What better fashion for a lovely spring day in Charleston than a straw hat? Men and women, especially in a climate like Charleston’s, have loved straw hats of all kinds. The man’s boater was popular and stylish from the late 19th century well into the 1940s.
Our classic boater is a sharp Knox Fifth Avenue example with a wide blue striped ribbon band. It was worn in Charleston by George Stephen deMerell (1893-1989). Our collection also contains two additional men’s boaters, both in very poor condition, but both with Charleston retailer labels. A. Beauregard Betancourt (1861-1944) began his haberdashery career with C. C. Plenge, the oldest hat store in South Carolina, at the corner of Broad & Church Streets. He bought the business in 1910, modernizing and improving over the years. The label is also stamped with the owner’s name, R. B. Comar – for Robert B. Comar (1901-1976), who started as a shipping clerk and progressed to vice president of a steamship company in the 1930s. He probably wore this hat in the 1920s and 1930s.
Our other Charleston retailer label is from Berlin Bros. / Downtown / Clothiers & Furnishers / Charleston, S.C. Samuel and Benjamin Berlin took over the business (founded by their father Henry Berlinsky in 1883) in 1912, at the corner of King & Broad Streets. The store continues today as a premier shop for fine clothing. The hat was made by the Townsend Grace Company of New York & Baltimore. Founded in 1885, the company was one of three large straw hat makers in Baltimore, making it the Straw Hat Capitol of the U.S. in the 1920s. At that time the industry had over 3000 workers and produced three million straw hats annually.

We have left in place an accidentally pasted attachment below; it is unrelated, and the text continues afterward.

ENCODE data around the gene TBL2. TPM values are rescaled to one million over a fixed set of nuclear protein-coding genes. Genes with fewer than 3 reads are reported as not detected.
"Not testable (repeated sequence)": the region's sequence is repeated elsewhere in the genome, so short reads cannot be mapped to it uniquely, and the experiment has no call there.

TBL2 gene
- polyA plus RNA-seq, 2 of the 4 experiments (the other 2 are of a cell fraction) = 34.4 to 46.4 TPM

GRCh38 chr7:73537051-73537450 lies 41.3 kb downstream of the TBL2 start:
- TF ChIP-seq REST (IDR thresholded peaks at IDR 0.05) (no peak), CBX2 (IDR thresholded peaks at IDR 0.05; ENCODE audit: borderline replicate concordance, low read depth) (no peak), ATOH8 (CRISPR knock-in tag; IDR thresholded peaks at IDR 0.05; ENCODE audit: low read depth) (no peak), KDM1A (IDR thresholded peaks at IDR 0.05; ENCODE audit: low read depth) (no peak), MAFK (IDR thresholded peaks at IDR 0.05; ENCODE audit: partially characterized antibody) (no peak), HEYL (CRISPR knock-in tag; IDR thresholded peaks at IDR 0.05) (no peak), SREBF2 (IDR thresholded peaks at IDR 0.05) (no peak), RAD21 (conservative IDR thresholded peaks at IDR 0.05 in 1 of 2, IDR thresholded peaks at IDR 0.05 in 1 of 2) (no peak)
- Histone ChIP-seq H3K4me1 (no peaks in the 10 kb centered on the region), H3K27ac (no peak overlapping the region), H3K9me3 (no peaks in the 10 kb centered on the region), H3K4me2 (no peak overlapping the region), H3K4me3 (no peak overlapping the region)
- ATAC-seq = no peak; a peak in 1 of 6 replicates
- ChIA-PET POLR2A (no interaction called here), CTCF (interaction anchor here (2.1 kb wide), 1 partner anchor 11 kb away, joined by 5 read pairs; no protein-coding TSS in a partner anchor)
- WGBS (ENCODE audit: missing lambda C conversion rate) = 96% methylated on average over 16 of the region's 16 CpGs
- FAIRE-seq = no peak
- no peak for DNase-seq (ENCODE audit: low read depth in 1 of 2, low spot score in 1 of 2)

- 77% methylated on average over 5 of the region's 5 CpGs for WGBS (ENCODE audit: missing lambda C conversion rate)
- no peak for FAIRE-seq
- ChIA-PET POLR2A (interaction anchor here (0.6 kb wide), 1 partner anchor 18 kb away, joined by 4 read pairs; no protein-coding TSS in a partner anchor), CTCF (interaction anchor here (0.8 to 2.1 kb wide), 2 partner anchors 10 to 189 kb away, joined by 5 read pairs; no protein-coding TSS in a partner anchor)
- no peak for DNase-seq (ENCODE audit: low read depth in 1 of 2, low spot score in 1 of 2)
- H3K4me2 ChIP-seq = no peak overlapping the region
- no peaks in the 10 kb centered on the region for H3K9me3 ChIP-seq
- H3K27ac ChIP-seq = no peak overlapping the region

Our ladies straw hat offering for spring is this wonderful woven corn shuck hat encircled with sprays of dried flowers and grasses. It too probably dates to the 1920s, with its deep, domed, close-fitting crown. It is lined with white silk.
TEXTILE TUESDAYS: Each Tuesday we post a piece from the Charleston Museum’s textile collection. Some items have been on exhibit, some will eventually be shown in our Historic Textiles Gallery and some may be just too fragile to display. We hope you enjoy our selection each week – do let us know if there’s something in particular you’d like to see on TEXTILE TUESDAY! #TextileTuesday